1980 Stanley Cup Finals

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1980 Stanley Cup Finals
123456 Total
New York Islanders 4*36535* 4
Philadelphia Flyers 3*82264* 2
* overtime periods
Location(s)Uniondale: Nassau Veterans Memorial Coliseum) (3, 4, 6)
Philadelphia: Spectrum (1, 2, 5)
CoachesNew York: Al Arbour
Philadelphia: Pat Quinn
CaptainsNew York: Denis Potvin
Philadelphia: Mel Bridgman
RefereesAndy Van Hellemond (1, 4)
Wally Harris (2, 5)
Bob Myers (3, 6)
DatesMay 13 – May 24
MVPBryan Trottier (Islanders)
Series-winning goalBob Nystrom (7:11, OT,G6)
NetworksCBC (Canada-English), SRC (Canada-French), Hughes (United States, games 1–5), CBS (United States, game six)
AnnouncersDan Kelly (games 1–5), Bob Cole (games 1–2), Jim Robson (games 3–6), Gary Dornhoefer and Dick Irvin Jr. (CBC-Hughes)
Dan Kelly (1st, 3rd, and overtime), Tim Ryan (2nd Period), and Lou Nanne (CBS, game 6)

The 1980 Stanley Cup Finals was the championship series of the National Hockey League's (NHL) 1979–80 season, and the culmination of the 1980 Stanley Cup playoffs. It was contested by the New York Islanders in their first-ever Finals appearance and the Philadelphia Flyers, in their fourth Finals appearance, and first since 1976. The Islanders would win the best-of-seven series, four games to two, to win their first Stanley Cup championship and the third for a post-1967 expansion team after Philadelphia's Cup wins in 1974 and 1975.

Paths to the Finals[edit]

New York defeated the Los Angeles Kings 3–1, the Boston Bruins 4–1 and the Buffalo Sabres 4–2 to advance to the Final.

Philadelphia defeated the Edmonton Oilers 3–0, the New York Rangers 4–1 and the Minnesota North Stars 4–1 to make it to the Final.

Game summaries[edit]

In game one, Denis Potvin scored the first power-play overtime goal in Stanley Cup Final history. In game six, Bob Nystrom scored the Cup winner in overtime, his fourth career overtime goal, at the time putting him alone behind Maurice Richard's six on the all-time overtime goal-scoring list. Ken Morrow joined the team after winning the Olympic gold medal and added the Stanley Cup to cap a remarkable season.

In the United States, the first five games were syndicated by the Hughes Television Network. Hughes used CBC's Hockey Night in Canada feeds for the American coverage. game six was televised in the United States by the CBS network, as a special edition of its CBS Sports Spectacular anthology series. This would be the last NHL game to air on U.S. network television until 1990, when the All-Star Game was televised on NBC. As of 2015, it is also the last Stanley Cup Finals game to be played in the afternoon (earlier than 5:00 local time).

The deciding game six was marred by one of the most infamous blown official calls in NHL playoff history. With the game tied 1-1, the Islanders Butch Goring picked up a drop pass from New York left wing Clark Gillies which had clearly gone back over the Flyers' defensive zone blue line into center ice. Linesman Leon Stickle waved the play as safe and Goring threaded a pass to right wing Duane Sutter who beat Philadelphia goalie Pete Peeters for a 2-1 New York lead. The Flyers argued vehemently to no avail. The Flyers defense and Peeters appeared to relax as if play had been blown dead once the puck went over the blue line. Flyers captain Mel Bridgman stated the play changed the momentum of the game at a critical time even though the Flyers scored shortly afterwards to tie the score 2-2. Stickle admitted after the game that he had blown the call. Ultimately, it was the Flyers lack of discipline and the resulting Islander Power Play goals that were the difference in the series. [1]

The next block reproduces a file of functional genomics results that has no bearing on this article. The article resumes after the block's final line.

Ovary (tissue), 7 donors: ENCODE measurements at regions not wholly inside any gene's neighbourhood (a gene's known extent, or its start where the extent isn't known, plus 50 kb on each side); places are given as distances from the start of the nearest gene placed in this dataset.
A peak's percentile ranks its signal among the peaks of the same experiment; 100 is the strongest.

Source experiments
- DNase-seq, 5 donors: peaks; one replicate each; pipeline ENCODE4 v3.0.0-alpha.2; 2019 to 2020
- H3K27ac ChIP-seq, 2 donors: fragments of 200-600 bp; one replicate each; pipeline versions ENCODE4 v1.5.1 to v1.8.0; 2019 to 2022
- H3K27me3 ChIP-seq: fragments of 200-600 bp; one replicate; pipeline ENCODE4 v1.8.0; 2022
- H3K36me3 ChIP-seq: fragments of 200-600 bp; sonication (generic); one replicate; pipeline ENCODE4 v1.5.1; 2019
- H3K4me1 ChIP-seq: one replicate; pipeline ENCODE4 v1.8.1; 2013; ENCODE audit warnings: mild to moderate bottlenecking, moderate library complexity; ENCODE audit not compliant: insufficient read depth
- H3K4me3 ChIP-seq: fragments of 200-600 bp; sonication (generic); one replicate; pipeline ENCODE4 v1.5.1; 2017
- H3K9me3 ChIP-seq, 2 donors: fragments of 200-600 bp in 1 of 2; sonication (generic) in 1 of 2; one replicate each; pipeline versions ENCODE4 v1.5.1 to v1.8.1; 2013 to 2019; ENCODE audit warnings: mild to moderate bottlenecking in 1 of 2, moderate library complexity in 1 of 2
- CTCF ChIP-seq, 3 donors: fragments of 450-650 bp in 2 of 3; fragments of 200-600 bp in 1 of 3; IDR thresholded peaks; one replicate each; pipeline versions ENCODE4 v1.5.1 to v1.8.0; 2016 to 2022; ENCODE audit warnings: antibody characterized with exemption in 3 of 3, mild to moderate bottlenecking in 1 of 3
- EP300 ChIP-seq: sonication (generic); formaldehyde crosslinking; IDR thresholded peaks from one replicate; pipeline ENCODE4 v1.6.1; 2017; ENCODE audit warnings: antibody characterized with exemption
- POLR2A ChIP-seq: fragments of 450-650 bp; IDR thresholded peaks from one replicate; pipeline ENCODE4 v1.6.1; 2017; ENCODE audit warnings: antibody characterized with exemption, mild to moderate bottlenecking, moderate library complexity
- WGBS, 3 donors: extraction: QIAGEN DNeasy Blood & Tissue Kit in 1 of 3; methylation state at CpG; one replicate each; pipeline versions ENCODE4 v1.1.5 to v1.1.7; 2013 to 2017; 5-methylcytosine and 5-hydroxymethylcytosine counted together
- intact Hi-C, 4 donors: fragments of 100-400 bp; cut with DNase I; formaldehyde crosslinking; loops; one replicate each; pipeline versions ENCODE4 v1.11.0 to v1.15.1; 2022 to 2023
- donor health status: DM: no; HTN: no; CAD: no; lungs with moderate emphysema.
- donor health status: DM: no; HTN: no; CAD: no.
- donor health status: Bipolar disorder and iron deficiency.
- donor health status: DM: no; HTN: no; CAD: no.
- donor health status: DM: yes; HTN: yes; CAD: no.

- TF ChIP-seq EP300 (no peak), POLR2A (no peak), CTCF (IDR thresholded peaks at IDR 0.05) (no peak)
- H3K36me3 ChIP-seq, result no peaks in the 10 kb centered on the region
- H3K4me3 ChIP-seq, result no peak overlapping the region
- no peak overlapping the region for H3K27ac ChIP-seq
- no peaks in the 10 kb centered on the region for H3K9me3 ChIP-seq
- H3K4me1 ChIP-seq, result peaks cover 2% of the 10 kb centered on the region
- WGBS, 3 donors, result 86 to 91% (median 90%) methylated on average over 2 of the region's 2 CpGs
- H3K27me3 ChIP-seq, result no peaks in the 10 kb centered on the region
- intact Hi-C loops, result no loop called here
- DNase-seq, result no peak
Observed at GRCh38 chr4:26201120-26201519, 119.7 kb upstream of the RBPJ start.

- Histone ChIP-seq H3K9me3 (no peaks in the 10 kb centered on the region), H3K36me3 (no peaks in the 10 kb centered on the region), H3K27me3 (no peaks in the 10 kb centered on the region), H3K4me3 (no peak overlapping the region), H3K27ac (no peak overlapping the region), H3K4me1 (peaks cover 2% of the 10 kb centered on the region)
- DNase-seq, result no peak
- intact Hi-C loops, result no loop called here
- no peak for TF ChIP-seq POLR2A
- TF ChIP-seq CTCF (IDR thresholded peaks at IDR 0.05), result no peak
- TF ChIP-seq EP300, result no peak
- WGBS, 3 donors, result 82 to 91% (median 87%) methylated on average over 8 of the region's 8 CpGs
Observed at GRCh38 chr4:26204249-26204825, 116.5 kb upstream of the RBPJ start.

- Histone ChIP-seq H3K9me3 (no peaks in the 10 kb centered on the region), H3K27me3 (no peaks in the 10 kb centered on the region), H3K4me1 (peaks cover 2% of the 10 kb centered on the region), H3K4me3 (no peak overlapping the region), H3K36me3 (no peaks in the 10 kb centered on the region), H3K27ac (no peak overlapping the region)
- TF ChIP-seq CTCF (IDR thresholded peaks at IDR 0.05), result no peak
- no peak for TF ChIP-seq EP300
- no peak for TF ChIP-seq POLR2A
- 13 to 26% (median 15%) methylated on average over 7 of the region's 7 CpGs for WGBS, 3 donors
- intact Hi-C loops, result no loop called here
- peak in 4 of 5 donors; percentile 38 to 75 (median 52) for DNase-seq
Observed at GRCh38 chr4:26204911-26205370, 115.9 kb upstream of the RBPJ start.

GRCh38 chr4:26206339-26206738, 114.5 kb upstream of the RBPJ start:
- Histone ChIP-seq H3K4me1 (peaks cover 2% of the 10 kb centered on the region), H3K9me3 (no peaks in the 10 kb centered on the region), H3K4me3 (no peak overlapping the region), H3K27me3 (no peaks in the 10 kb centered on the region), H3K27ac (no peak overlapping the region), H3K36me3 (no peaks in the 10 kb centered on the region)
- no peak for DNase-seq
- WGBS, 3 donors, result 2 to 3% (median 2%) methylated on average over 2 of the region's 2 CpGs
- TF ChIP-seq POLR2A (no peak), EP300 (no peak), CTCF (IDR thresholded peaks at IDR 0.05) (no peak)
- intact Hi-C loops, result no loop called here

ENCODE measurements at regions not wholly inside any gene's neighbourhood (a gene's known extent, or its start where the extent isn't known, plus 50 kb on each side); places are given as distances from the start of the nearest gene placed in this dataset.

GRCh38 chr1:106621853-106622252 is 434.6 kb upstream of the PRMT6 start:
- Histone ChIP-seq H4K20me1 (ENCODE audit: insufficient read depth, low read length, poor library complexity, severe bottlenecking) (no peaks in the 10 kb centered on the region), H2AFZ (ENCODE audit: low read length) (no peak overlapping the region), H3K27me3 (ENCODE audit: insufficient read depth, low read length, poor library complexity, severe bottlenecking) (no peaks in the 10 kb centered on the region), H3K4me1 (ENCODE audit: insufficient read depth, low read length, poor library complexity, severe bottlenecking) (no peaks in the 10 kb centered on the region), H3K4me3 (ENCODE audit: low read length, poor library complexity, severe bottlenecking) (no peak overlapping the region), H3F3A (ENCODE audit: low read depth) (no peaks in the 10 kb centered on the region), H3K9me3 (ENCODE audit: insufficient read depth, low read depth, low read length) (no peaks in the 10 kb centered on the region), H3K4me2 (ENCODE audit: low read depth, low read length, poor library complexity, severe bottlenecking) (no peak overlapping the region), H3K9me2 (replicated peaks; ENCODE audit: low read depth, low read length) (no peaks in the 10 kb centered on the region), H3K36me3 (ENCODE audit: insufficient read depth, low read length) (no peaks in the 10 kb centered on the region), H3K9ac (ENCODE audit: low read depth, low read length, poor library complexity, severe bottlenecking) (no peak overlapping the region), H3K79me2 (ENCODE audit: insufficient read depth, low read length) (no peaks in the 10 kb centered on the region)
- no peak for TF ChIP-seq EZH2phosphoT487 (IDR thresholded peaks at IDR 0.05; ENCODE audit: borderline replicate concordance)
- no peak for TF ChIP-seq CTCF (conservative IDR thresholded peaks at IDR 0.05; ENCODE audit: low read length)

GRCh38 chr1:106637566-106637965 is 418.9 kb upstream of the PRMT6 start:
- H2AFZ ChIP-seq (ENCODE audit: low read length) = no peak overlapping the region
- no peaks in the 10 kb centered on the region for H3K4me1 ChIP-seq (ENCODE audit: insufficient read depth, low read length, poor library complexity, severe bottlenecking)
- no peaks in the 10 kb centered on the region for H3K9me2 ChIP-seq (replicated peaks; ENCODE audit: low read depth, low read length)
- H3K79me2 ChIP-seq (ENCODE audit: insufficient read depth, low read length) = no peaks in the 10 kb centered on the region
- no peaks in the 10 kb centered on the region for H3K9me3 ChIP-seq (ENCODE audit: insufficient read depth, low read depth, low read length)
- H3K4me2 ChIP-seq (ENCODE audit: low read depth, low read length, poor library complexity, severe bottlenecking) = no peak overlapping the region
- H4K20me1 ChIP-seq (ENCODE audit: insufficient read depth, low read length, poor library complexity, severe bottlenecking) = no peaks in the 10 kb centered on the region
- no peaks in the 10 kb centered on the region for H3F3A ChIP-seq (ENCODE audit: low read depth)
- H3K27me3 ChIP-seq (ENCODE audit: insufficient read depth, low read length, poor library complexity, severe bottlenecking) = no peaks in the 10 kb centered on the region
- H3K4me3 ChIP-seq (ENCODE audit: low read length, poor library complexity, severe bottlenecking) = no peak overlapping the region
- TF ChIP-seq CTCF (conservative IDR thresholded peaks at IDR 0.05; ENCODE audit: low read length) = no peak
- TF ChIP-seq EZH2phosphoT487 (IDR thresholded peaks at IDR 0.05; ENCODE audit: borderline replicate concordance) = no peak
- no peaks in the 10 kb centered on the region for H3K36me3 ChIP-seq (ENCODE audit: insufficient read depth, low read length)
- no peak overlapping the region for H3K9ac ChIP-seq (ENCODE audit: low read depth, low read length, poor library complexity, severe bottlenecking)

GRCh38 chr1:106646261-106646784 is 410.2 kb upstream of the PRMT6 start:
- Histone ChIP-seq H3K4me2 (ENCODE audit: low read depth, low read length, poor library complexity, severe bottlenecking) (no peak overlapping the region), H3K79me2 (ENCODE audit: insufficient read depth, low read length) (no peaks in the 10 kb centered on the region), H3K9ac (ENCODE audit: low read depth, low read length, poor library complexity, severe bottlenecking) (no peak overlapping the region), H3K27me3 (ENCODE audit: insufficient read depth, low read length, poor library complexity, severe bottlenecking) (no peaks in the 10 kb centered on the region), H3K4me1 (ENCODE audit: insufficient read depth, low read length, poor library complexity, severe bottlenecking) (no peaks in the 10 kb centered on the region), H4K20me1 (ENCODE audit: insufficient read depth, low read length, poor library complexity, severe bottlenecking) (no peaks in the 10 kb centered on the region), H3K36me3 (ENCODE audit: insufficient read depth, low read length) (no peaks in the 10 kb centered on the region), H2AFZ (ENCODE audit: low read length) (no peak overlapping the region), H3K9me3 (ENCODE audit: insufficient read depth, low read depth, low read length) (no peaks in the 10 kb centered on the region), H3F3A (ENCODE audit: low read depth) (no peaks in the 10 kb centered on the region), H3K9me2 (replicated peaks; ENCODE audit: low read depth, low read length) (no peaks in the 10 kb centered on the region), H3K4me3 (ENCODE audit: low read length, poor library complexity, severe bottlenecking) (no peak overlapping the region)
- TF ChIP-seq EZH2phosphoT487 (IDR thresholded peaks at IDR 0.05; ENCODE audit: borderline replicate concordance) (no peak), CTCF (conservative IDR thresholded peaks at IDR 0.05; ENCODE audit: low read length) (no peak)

The series-winning overtime goal in game six was scored by Bobby Nystrom and assisted by fellow third liners John Tonelli and Lorne Henning. Nystrom's redirection of Tonelli's cross-ice pass from just above the Flyers left side face-off circle, floated up and over goalie Pete Peeters' blocker before the Philadelphia keeper could slide over to stop the puck. Henning's "thread the needle" pass was a key component, of the goal.


New York won series 4–2


Team rosters[edit]

New York Islanders[edit]

# Nat Player Pos S/G Age Acquired Birthplace
1 Canada Chico Resch G L 31 1974 Moose Jaw, Saskatchewan
3 Canada Jean Potvin D R 31 1979 Ottawa, Ontario
4 Canada Bob Lorimer D L 26 1973 Toronto, Ontario
5 Canada Denis Potvin (C) D L 26 1973 Vanier, Ontario
6 United States Ken Morrow D R 23 1976 Davison, Michigan
7 Sweden Stefan Persson D L 25 1974 Bjurholm, Sweden
8 Canada Garry Howatt LW L 27 1972 Grand Centre, Alberta
9 Canada Clark Gillies LW L 26 1974 Moose Jaw, Saskatchewan
10 Canada Lorne Henning C L 28 1972 Melfort, Saskatchewan
11 Canada Wayne Merrick C L 28 1977 Sarnia, Ontario
12 Canada Duane Sutter RW R 20 1979 Viking, Alberta
14 Canada Bob Bourne LW L 25 1974 Kindersley, Saskatchewan
16 Canada Steve Tambellini C L 21 1978 Trail, British Columbia
17 Canada Alex McKendry RW L 23 1978 Midland, Ontario
19 Canada Bryan Trottier C L 23 1974 Val Marie, Saskatchewan
21 Canada Butch Goring C L 30 1980 St. Boniface, Manitoba
22 Canada Mike Bossy RW R 23 1977 Montreal, Quebec